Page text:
The continuing popularity of books about food and cookery is well demonstrated by the vast range available – just look along the cookery and food shelves in any bookshop or at the long lists available online. Many are collections of recipes by well-known chefs and bakers but there is also another genre which combines memoir writing with recipes or food-related experiences – a foodoir.
In the publishing industry publishers are busy cashing in on the huge marketing potential of these two very successful genres – memoir writing and food writing.
The foodoir was made popular by writers such as US poet, gourmet cook and travel writer Frances Mayes with her book Under the Tuscan Sun: At Home in Italy and English food writer and TV chef Nigel Slater with his book Toast: The Story of a Boy’s Hunger.
Frances Mayes combined her experiences of restoring an abandoned Tuscan villa with the seasonal recipes she created in her traditional kitchen using produce from her simple garden while Nigel Slater used his memories of food to tell his story of growing up in suburban England in the 1960s.
In his book The Sweet Life in Paris: Delicious Adventures in the World’s Most Glorious- And Perplexing – City, David Lebovitz has created ‘a deliciously funny, offbeat, and irreverent look at the city of lights, cheese, chocolate, and other confections’. The book also includes over 50 savoury and sweet original recipes which ‘will have readers running to the kitchen once they stop laughing’.
Could you write a foodoir?
Even though anyone can write a foodoir, if any of the following describe you, you should seriously consider writing one:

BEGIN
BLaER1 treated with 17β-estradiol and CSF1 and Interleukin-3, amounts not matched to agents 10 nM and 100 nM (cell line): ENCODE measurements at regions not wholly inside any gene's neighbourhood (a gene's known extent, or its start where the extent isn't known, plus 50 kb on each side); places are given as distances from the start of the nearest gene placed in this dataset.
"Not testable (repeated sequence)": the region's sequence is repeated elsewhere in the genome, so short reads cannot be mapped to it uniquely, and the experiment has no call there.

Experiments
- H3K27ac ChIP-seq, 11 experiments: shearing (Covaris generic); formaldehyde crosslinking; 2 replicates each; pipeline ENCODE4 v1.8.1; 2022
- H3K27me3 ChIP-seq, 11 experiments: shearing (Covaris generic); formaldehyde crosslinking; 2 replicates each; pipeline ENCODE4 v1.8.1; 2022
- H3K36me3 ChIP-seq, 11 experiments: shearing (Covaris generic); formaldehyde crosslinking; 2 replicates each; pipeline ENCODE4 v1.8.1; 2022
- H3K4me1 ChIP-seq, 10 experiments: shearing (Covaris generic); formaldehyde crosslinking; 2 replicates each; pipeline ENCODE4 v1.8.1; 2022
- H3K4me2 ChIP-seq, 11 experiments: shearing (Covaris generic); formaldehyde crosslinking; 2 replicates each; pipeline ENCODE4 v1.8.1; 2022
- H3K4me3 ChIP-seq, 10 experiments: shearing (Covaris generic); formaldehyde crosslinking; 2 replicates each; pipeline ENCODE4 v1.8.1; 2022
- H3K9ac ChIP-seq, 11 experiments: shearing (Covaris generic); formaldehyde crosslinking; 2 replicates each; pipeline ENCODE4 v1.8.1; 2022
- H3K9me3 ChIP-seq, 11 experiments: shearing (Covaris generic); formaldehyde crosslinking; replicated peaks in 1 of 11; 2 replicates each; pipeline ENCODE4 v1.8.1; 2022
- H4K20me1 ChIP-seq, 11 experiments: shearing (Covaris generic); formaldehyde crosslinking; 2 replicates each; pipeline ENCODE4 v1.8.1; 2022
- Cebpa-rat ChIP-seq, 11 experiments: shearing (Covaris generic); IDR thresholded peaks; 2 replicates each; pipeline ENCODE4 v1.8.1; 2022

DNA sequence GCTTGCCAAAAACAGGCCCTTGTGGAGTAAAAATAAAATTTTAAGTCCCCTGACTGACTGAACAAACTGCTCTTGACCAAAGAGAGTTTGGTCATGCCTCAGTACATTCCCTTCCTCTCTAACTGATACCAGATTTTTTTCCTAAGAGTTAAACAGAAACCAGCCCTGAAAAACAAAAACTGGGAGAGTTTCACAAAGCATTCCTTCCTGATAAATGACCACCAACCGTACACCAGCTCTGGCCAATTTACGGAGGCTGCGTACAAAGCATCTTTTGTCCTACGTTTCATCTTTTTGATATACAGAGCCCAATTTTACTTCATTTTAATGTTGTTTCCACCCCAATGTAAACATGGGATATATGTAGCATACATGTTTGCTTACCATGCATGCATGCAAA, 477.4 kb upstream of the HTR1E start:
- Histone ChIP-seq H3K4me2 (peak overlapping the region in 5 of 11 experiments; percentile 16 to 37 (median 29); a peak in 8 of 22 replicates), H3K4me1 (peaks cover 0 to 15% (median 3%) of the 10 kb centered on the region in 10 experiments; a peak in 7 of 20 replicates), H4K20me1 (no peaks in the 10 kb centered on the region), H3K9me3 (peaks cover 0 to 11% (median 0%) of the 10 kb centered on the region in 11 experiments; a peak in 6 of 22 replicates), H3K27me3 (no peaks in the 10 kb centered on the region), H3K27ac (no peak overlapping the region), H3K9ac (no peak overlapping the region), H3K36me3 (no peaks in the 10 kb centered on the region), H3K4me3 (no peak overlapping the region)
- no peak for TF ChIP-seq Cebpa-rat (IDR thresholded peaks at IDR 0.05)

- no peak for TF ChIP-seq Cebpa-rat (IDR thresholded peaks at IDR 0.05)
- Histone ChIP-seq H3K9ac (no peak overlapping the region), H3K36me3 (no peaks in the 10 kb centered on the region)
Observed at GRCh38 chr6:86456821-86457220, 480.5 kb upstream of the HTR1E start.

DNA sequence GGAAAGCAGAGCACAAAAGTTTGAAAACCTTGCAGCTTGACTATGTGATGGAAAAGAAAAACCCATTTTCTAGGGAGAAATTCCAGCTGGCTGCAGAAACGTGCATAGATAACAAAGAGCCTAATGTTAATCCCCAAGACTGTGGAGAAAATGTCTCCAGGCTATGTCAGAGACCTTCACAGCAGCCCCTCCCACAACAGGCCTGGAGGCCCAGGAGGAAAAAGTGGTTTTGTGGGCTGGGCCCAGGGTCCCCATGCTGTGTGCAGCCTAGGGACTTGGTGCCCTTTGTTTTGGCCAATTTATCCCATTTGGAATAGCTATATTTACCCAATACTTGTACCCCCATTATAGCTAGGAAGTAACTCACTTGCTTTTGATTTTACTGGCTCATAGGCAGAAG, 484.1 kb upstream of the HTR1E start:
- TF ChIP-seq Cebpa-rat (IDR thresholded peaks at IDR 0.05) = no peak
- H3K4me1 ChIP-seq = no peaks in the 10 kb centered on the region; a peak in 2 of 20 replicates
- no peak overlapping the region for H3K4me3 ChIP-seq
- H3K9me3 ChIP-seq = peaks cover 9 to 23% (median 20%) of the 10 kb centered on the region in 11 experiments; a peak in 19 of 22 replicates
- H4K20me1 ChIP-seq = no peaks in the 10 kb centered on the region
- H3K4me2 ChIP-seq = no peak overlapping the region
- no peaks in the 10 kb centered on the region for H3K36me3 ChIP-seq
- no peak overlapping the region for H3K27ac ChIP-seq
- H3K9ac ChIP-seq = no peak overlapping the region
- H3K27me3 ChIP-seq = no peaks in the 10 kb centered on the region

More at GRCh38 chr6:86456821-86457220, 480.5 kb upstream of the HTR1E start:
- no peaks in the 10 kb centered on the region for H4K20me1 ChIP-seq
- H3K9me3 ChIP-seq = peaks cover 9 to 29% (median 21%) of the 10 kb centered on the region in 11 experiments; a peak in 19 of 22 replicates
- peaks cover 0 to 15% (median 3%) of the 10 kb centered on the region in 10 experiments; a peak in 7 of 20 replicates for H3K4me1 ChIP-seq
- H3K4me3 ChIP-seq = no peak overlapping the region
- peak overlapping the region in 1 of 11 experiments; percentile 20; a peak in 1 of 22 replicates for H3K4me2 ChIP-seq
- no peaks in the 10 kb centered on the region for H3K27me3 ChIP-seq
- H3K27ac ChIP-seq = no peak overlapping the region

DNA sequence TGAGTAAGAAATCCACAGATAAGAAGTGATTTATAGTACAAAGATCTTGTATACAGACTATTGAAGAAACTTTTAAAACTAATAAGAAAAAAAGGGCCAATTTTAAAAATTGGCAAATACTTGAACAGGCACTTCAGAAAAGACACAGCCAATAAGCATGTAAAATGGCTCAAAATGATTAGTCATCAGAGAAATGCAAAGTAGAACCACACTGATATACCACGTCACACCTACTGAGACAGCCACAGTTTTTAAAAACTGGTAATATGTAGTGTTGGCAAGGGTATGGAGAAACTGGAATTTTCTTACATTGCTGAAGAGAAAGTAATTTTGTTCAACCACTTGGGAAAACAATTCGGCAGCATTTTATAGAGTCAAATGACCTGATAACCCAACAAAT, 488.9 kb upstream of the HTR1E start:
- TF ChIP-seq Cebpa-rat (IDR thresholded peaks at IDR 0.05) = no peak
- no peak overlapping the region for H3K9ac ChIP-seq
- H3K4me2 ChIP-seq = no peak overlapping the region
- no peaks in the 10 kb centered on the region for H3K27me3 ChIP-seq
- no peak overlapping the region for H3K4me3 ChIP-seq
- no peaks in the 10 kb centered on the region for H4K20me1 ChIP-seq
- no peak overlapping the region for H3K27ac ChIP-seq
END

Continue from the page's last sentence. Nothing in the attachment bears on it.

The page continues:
- Are you a budding chef or baker?
- Did you study at a cookery school at home or abroad or have you been on some specialist courses?
- Have you been to other countries to learn about their food and food traditions?
- Have you an interest in or done any research on diets or the origins of specific foods?
- Have you any experience of working in the food industry?
Your foodoir memory list
Just like a memoir, a foodoir focus on a specific period, experience, aspect or event in your life but with the added ingredient of food. If you are not sure if you have a foodoir in you, then start a food memory list by scribbling down some memories of:
- the food you loved or hated as a child
- cooking and eating outdoors or on camping trips
- new or exotic dishes you discovered while travelling
- traditional family dishes served at Christmas, Thanksgiving or other special occasions
- memorable restaurant meals
- holiday food and treats
- special family recipes
- dinner parties with friends
How to start writing a foodoir
Once you have collected some ideas you can start to think about how you want to write or construct your foodoir.
- If you have a collection of recipes which have some special memories or have been been handed down through your family you could create a book which not only includes the recipes but also tells the stories and historical setting behind them.
- Or you could choose a theme for your book such as family holidays, al fresco cooking, school meals, travel, Christmas, special occasions, living in a different country and culture or any other food-related memories.
A foodoir is not just about food
Whatever theme or subject you choose, don’t forget that a fooodoir is not just about food. Your food memories do provide a focus and structure for your book, but a good foodoir is also about people, conflicts, triumphs, relationships and all the other aspects of life which are vital for a good story.
In 2009 Christine Muhlke (writer and executive editor of the US magazine Bon Appétit ) wrote:
“Done well, memoirs about love and food go together like steak and martinis. Meals are the perfect “show, don’t tell” directive, from proposal soufflé to break-up pastina. These foodoirs have become a subset, one part chick lit mixed with one part chicken lit.”